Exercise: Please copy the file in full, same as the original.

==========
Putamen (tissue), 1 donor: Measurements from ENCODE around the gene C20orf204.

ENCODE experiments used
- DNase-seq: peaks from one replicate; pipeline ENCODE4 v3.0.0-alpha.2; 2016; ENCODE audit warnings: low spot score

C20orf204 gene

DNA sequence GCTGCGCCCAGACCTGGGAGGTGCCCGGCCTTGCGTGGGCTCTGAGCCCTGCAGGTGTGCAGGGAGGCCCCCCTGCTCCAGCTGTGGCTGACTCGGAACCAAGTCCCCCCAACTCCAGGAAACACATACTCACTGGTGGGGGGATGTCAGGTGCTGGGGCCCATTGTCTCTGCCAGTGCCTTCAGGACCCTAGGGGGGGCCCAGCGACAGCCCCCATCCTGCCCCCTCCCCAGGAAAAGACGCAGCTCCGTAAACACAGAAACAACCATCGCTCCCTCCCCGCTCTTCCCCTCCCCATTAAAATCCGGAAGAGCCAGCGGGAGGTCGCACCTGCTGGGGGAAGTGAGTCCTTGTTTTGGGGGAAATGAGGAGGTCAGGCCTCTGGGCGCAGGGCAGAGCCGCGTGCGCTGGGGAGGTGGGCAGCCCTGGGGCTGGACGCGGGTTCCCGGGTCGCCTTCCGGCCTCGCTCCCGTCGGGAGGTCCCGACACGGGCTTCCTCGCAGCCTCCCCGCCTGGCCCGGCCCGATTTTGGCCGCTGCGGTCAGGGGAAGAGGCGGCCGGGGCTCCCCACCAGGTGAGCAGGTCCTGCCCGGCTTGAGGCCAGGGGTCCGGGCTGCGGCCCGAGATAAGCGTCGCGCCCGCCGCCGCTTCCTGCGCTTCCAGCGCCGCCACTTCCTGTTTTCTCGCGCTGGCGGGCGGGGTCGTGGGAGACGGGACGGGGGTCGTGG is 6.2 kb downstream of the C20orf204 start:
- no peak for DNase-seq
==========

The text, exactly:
Putamen (tissue), 1 donor: Measurements from ENCODE around the gene C20orf204.

ENCODE experiments used
- DNase-seq: peaks from one replicate; pipeline ENCODE4 v3.0.0-alpha.2; 2016; ENCODE audit warnings: low spot score

C20orf204 gene

DNA sequence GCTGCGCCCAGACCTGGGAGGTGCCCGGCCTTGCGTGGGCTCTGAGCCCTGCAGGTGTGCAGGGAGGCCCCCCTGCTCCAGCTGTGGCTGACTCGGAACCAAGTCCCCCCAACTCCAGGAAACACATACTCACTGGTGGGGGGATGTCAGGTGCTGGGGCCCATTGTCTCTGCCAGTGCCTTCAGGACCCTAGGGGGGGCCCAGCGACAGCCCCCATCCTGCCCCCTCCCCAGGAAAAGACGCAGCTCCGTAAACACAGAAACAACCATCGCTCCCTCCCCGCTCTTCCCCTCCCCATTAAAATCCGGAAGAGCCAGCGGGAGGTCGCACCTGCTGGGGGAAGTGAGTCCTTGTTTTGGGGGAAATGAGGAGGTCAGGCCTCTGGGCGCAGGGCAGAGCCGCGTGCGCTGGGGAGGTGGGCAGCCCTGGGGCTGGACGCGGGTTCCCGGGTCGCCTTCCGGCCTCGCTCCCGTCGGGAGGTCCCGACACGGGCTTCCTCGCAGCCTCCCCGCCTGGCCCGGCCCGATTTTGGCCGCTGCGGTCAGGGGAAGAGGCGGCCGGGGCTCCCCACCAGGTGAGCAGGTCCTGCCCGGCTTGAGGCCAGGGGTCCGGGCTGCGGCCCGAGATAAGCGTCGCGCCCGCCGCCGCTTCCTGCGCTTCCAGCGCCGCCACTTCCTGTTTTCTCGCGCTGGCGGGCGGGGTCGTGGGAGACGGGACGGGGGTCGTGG is 6.2 kb downstream of the C20orf204 start:
- no peak for DNase-seq